In the early days of the web, everything was coded by hand. HTML, and later CSS, were written by developers and uploaded to servers. There were no content management systems. In some ways, that made things simpler and it certainly made things faster from the perspective of users. Static sites without databases and complex server-side code to execute are blazingly fast to serve and have very low resource requirements.
However, anyone who was involved in online publishing in the early days of the web knows that it wasn’t a land of milk and honey. In the world of WordPress and other content management systems, writers take it for granted that they can write and publish their content within an interface designed for that purpose and without ever having to meet a developer. Early static sites frequently required developer intervention for even the most minor of tasks — either that or content creators had to go some way towards becoming developers themselves.
But the modern content management isn’t a solution without drawbacks. WordPress, ExpressionEngine, and friends are dynamic site generators, every page served without caching requires multiple database calls and code executions. Complex server-side operations lead to slower sites, particularly for those with high traffic.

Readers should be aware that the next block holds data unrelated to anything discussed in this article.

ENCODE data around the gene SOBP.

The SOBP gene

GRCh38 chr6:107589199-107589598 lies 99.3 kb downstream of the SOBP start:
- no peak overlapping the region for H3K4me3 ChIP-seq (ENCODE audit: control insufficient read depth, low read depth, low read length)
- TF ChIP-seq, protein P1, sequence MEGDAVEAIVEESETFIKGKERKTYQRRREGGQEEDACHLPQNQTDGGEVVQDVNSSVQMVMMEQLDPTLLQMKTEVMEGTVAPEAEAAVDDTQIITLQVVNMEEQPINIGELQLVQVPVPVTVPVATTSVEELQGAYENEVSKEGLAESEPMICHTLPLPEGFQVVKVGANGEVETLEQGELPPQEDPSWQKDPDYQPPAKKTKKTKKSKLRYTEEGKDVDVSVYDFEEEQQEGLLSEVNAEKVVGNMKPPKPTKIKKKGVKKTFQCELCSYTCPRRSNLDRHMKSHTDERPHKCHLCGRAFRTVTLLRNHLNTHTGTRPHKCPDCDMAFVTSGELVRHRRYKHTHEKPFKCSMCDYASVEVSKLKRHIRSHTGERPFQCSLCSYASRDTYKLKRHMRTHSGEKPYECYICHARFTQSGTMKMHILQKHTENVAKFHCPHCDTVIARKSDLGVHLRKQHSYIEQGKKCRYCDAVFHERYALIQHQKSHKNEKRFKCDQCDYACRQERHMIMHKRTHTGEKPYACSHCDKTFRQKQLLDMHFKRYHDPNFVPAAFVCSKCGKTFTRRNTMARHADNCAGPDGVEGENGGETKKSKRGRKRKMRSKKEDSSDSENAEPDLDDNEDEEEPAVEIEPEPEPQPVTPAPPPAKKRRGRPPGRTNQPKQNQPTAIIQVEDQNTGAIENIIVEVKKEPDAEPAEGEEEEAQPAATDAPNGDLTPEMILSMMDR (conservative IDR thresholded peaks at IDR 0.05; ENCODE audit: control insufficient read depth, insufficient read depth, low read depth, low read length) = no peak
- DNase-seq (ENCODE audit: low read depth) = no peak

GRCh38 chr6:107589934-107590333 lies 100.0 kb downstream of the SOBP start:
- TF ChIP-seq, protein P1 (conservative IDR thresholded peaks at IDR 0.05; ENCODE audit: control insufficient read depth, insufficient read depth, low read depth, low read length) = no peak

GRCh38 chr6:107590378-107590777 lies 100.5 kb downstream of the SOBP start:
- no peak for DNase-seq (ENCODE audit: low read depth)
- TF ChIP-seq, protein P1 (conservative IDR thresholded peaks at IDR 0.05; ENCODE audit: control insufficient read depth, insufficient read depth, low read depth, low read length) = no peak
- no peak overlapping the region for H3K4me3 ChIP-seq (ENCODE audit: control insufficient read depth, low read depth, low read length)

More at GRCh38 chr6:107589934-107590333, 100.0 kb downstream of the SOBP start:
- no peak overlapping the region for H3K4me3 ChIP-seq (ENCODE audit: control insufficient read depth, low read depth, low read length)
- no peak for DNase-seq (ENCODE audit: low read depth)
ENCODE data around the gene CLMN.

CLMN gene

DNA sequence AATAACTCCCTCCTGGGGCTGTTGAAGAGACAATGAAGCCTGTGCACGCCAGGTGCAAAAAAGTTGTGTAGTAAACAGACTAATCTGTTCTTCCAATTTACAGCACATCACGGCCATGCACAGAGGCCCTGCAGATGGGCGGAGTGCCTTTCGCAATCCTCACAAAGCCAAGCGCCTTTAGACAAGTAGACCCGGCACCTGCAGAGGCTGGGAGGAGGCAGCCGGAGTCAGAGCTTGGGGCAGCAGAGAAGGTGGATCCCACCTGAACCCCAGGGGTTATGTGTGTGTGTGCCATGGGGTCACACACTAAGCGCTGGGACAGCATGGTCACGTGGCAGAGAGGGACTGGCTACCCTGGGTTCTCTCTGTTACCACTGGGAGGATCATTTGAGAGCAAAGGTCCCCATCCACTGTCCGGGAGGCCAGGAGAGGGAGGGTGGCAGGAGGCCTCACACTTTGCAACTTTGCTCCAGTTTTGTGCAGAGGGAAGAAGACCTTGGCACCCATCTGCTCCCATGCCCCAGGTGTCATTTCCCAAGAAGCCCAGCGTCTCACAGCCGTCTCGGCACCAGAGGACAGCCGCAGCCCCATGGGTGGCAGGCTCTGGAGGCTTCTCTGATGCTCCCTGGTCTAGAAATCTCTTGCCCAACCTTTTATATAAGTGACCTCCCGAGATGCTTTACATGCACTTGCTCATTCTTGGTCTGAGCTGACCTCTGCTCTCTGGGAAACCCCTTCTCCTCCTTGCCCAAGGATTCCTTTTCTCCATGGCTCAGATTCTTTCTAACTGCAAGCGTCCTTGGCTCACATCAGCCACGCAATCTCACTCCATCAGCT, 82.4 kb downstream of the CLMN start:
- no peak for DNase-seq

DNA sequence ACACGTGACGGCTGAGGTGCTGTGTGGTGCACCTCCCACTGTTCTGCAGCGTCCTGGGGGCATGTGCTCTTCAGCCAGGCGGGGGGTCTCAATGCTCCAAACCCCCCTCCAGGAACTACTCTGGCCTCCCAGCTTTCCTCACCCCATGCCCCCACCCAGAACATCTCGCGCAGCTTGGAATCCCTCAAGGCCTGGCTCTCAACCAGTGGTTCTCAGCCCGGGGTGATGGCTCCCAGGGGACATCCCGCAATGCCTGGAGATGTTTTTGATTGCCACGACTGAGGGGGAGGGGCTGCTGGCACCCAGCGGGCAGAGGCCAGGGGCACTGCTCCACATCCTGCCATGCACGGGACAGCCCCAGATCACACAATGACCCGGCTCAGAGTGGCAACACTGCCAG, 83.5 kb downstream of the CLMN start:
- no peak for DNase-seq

As with many things, online technology trends are at least partially cyclical. In recent years it has become popular, at least among the more “geeky”, to return to static sites, using static site generators to build blogs and websites. It’s not quite the same as the old days, but nor are static site generators full fledged content management systems. They use newer technologies like Markdown and templating languages to simplify the process of deploying a static site. Every time content is published or a change is made to a page, the whole site is regenerated and uploaded to the server. Instead of generating the site as pages are requested, static site generators build the site once and serve the same version to everyone. The result is sites that are much faster than their dynamic equivalents.
There are hundreds of static site generators, but leading examples include Jekyll, Pelican, Hyde, and Harp, each of which takes a different approach or is coded in a different language — static site generators are fairly easy to write, so many developers take a swing at building their own.
Should You Use A Static Site Generator?
Static site generators are easier than coding a site by hand, but they have a much steeper learning curve than a content management system like WordPress. If you’d like to quickly deploy an easy-to-manage site and have no experience with HTML, CSS, or Markdown and aren’t eager learn, stick with content management systems. If you’re technically adept, then static site generators can be a great way to gain control over and insight into the nuts and bolts of your website. Plus the resulting site will be very fast.
If you’re interested in giving static site generators a try, I’d suggest starting with Jekyll. It’s a mature Ruby-based platform with a number of fairly high-profile deployments. Jekyll is also blessed with some great tutorials, including the excellent Jekyll By Example. You’ll also want to familiarize yourself with Markdown — which I’d urge all writers and content creators to do anyway.This is a great place to start.